Yesterday was a gloriously gorgeous day in the desert east of Indio. Almost 80 degrees, light breezes, and the whole area to ourselves. Marie did a little shooting with her P-228 and Mosquito, but mostly scrambled around in the rocks and mountainsides--shaking out jackrabbits and desert iguanas, and approaching an overhang whose recesses showed a set of yellow eyes deeper within. A mama coyote, methinks. She was badly in need of a day in the backcountry, worlds apart from the ghetto hood rat MS-13 madness that imbues her working world.
I concentrated on shooting while Marie terrorized the local fauna. I ran the last of my J-word loads through the Glock 21 to create more brass, and beat hell out of the portable dinger plate at 35 yards or so. Next was Marie's P-228 some more, with Lyman #358121 and both Bullseye and 231 as fuels. More beating of the dinger plate ensued, the shorty SIG really likes that ancient boolit design. I don't get much chance to run the P-228, I really like it and its larger brothers the P-226 and P-220. All of these just point so naturally for me.
Another "chore" awaited--a chore because I thought bore leading would be a problem. I had some OLD loads in 40 S&W I had assembled prior to getting a mold for the now-departed Beretta 96. These dated from April 2001, and used 175 grain Western Nevada truncated cone castings with the hard blue crayon-looking lube. Bullseye prompted them downbore. In the Beretta, the bore got bushed down some with these loads, so I thought the CZ-75 might get a similar result. I considered pulling all 150 of these, but what a PITA. The first ten rounds left a gray wash in the bore, and shot well accuracy-wise. 10 more.......then 10 more......and all that happened was the gray wash, no build-up or slivering. 150 rounds later, same story. Accuracy remained constant throughout. The CZ is another pistol that just points itself and hits things for me, perhaps the best of all the pistols I've ever fired. The Browning Hi-Power does likewise, but I think the CZ is best of breed--better in this respect than even the SIGs, which says a lot.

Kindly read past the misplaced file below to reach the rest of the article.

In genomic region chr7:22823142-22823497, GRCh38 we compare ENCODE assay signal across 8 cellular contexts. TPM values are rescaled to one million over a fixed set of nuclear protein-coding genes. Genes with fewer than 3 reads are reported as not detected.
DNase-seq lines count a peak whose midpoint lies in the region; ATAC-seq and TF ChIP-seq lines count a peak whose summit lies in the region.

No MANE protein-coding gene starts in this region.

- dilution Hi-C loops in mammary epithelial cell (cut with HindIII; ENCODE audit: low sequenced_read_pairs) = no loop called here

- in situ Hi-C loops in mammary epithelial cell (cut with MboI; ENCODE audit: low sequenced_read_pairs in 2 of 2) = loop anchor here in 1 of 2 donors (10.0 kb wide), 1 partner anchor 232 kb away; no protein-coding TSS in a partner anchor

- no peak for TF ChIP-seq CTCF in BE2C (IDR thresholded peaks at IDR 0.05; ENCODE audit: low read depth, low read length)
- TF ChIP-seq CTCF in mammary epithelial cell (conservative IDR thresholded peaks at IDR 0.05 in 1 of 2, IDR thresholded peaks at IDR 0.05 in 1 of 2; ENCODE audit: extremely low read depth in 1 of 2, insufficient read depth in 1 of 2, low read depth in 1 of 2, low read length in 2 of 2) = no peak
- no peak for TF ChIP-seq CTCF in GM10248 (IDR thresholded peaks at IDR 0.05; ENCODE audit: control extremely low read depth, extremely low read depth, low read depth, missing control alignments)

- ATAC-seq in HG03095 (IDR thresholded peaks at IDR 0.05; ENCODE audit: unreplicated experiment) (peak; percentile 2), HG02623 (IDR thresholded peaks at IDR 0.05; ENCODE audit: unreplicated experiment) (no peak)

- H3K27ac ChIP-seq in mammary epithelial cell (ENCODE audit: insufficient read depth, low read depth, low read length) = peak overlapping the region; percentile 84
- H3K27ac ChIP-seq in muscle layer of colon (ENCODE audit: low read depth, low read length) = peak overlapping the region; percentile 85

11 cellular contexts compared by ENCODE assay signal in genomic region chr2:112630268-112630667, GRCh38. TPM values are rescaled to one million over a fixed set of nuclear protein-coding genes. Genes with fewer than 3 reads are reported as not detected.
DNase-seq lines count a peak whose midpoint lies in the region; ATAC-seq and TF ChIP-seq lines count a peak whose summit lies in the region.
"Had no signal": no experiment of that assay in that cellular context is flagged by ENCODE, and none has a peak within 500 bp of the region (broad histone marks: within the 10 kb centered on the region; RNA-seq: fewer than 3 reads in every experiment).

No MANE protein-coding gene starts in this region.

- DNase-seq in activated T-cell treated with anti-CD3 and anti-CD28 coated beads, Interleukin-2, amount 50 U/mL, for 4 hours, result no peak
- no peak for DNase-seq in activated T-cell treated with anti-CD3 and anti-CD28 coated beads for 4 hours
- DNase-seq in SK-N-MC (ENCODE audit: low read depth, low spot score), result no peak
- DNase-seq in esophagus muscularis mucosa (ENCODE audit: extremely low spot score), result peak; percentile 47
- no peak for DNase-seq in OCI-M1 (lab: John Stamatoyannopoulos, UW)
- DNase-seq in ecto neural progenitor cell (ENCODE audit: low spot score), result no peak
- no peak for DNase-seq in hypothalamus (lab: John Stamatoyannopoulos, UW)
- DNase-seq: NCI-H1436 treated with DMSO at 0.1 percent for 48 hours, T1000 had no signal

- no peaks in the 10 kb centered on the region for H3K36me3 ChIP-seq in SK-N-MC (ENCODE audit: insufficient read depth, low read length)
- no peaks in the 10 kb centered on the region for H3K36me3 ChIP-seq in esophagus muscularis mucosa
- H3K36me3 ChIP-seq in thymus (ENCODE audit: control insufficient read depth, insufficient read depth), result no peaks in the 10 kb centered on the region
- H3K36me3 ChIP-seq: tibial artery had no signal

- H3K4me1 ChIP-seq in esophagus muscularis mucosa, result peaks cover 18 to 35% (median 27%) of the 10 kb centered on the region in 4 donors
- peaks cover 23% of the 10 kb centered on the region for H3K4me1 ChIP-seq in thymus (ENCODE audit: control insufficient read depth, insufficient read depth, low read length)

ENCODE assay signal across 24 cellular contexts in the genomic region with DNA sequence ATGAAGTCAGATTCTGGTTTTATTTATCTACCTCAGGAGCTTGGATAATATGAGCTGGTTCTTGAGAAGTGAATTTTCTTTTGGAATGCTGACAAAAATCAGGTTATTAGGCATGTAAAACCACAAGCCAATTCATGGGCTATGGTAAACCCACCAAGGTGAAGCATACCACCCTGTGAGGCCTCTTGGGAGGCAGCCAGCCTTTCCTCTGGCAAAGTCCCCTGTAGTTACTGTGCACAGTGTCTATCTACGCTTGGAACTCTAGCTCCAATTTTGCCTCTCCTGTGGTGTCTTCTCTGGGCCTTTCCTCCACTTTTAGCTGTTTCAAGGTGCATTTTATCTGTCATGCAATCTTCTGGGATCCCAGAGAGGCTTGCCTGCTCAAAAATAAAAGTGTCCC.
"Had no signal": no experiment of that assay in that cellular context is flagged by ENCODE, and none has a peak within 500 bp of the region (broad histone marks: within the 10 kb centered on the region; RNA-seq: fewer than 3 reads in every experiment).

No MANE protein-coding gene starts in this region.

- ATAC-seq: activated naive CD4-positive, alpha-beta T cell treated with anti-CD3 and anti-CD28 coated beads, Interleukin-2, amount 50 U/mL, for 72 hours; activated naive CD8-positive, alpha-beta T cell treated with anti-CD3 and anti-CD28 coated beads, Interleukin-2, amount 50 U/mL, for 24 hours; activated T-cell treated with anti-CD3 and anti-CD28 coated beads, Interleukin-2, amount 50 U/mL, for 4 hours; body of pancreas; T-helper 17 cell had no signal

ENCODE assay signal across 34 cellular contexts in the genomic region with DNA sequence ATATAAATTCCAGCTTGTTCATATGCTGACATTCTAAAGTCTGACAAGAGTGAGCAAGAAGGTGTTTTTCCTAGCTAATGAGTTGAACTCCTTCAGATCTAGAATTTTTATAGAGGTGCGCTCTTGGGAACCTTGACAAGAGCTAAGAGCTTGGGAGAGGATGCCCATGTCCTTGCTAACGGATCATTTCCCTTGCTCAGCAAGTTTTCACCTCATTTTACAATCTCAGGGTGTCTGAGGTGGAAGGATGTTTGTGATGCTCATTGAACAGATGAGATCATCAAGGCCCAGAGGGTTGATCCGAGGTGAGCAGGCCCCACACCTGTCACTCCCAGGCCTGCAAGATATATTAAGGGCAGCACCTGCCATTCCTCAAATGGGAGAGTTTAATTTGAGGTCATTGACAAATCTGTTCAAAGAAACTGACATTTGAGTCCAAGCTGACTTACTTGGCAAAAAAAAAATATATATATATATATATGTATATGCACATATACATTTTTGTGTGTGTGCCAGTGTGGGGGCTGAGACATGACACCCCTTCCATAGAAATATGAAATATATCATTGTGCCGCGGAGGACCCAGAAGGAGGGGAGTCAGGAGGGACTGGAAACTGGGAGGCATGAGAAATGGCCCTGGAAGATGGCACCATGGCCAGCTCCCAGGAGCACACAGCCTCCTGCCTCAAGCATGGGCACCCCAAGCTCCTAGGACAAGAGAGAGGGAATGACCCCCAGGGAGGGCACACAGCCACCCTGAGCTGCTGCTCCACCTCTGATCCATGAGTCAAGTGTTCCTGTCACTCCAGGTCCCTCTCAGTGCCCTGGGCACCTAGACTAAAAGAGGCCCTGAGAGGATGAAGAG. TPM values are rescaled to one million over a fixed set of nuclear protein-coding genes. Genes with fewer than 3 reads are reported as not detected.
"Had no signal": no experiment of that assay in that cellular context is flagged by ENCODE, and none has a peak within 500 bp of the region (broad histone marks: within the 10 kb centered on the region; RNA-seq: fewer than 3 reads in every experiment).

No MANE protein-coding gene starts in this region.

Last but certainly not least--the newest ship in the fleet got its shakedown cruise. This is a S&W Model 657 x 6", their N-frame 41 Magnum in stanless steel. I had 150 castings put up in cases--50 each of Lyman #410032 (212 grain SWC) atop 5.5 grains of Bullseye and 15.0 grains of 2400. I also brought along 50 of the Lee 240 SWC atop 16.5 grains of WC-820. Either design would make a good hunting bullet.
The Bullseye load was a duplicator of the lead-bullet police loading of the 41 Magnum. 90% of my 41 Mag shooting involves this load or one like it with medium-burning powders. It did not disappoint--accurate and pleasant, an all-day load for sure. This load seems made for the S&W revolvers, I've run hundreds of these through a buddy's 4" M-57 and they are FUN.
The next step up to 2400 was a noticeable increase in blast and recoil, but still pretty manageable. I beat the daylights out of the dinger plate with this one, and tried 2 cylinders-full on distant rocks just for grins. Accuracy held in the S&W, a thing not present in the Ruger Blackhawk with similar loads using this bullet. Go figure.
The Lee 240 shot well, but might be a bit much in sustained firing. No stress to the gun, cases fell free and lots of radius was left on primer edges--but 50 of these were enough after 500+ rounds of other less vigorous calibers.
Last note--I have a well-aged Winchester Model 290 semi-auto 22 LR that has been recalcitrant with most types of ammo. I sprung for some steak-and-lobster 22 LR fodder to attempt resolution of the moody SIG Mosquito's attitude on feeding and function--CCI Mini-Mags. While The High Priced Spread didn't fix the SIG (they did a little better, though), the Mini-Mags ran like water in a penstock after three or four balky starts. It was almost as if the rifle needed a taste--OK, this IS filet mignon--before it ripped through the remaining 95 without a bobble.
22's are just weird.